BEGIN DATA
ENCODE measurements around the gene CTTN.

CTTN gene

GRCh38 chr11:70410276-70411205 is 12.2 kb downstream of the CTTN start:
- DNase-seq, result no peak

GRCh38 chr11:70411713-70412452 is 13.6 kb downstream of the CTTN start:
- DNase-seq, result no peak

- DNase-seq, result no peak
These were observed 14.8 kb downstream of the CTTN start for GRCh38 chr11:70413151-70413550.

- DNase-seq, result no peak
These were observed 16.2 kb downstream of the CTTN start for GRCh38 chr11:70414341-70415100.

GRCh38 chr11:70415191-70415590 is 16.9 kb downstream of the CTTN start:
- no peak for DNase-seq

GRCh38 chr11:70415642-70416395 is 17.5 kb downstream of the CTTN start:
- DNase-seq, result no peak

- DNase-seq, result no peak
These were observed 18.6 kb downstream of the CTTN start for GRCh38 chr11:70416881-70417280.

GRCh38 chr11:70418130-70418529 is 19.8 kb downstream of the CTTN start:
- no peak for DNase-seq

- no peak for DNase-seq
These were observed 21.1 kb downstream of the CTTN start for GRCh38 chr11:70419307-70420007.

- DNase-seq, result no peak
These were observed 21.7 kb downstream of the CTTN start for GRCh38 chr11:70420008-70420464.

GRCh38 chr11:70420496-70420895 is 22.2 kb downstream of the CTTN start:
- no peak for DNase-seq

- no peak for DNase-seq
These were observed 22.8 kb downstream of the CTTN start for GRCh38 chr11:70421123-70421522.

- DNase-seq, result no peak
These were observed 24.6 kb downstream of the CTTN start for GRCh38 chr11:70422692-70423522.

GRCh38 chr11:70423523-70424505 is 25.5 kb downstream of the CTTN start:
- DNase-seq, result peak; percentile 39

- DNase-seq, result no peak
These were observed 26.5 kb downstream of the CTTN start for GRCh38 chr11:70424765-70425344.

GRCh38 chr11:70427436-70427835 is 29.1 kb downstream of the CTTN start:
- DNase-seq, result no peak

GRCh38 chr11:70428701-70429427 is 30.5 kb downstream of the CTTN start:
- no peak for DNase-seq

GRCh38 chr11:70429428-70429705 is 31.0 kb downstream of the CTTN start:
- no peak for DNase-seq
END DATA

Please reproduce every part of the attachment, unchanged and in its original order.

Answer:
ENCODE measurements around the gene CTTN.

CTTN gene

GRCh38 chr11:70410276-70411205 is 12.2 kb downstream of the CTTN start:
- DNase-seq, result no peak

GRCh38 chr11:70411713-70412452 is 13.6 kb downstream of the CTTN start:
- DNase-seq, result no peak

- DNase-seq, result no peak
These were observed 14.8 kb downstream of the CTTN start for GRCh38 chr11:70413151-70413550.

- DNase-seq, result no peak
These were observed 16.2 kb downstream of the CTTN start for GRCh38 chr11:70414341-70415100.

GRCh38 chr11:70415191-70415590 is 16.9 kb downstream of the CTTN start:
- no peak for DNase-seq

GRCh38 chr11:70415642-70416395 is 17.5 kb downstream of the CTTN start:
- DNase-seq, result no peak

- DNase-seq, result no peak
These were observed 18.6 kb downstream of the CTTN start for GRCh38 chr11:70416881-70417280.

GRCh38 chr11:70418130-70418529 is 19.8 kb downstream of the CTTN start:
- no peak for DNase-seq

- no peak for DNase-seq
These were observed 21.1 kb downstream of the CTTN start for GRCh38 chr11:70419307-70420007.

- DNase-seq, result no peak
These were observed 21.7 kb downstream of the CTTN start for GRCh38 chr11:70420008-70420464.

GRCh38 chr11:70420496-70420895 is 22.2 kb downstream of the CTTN start:
- no peak for DNase-seq

- no peak for DNase-seq
These were observed 22.8 kb downstream of the CTTN start for GRCh38 chr11:70421123-70421522.

- DNase-seq, result no peak
These were observed 24.6 kb downstream of the CTTN start for GRCh38 chr11:70422692-70423522.

GRCh38 chr11:70423523-70424505 is 25.5 kb downstream of the CTTN start:
- DNase-seq, result peak; percentile 39

- DNase-seq, result no peak
These were observed 26.5 kb downstream of the CTTN start for GRCh38 chr11:70424765-70425344.

GRCh38 chr11:70427436-70427835 is 29.1 kb downstream of the CTTN start:
- DNase-seq, result no peak

GRCh38 chr11:70428701-70429427 is 30.5 kb downstream of the CTTN start:
- no peak for DNase-seq

GRCh38 chr11:70429428-70429705 is 31.0 kb downstream of the CTTN start:
- no peak for DNase-seq